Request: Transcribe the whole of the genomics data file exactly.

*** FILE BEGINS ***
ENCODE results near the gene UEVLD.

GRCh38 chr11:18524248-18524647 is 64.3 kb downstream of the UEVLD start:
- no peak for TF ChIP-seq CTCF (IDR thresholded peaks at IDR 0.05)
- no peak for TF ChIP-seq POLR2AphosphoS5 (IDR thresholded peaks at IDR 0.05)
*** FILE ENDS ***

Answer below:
ENCODE results near the gene UEVLD.

GRCh38 chr11:18524248-18524647 is 64.3 kb downstream of the UEVLD start:
- no peak for TF ChIP-seq CTCF (IDR thresholded peaks at IDR 0.05)
- no peak for TF ChIP-seq POLR2AphosphoS5 (IDR thresholded peaks at IDR 0.05)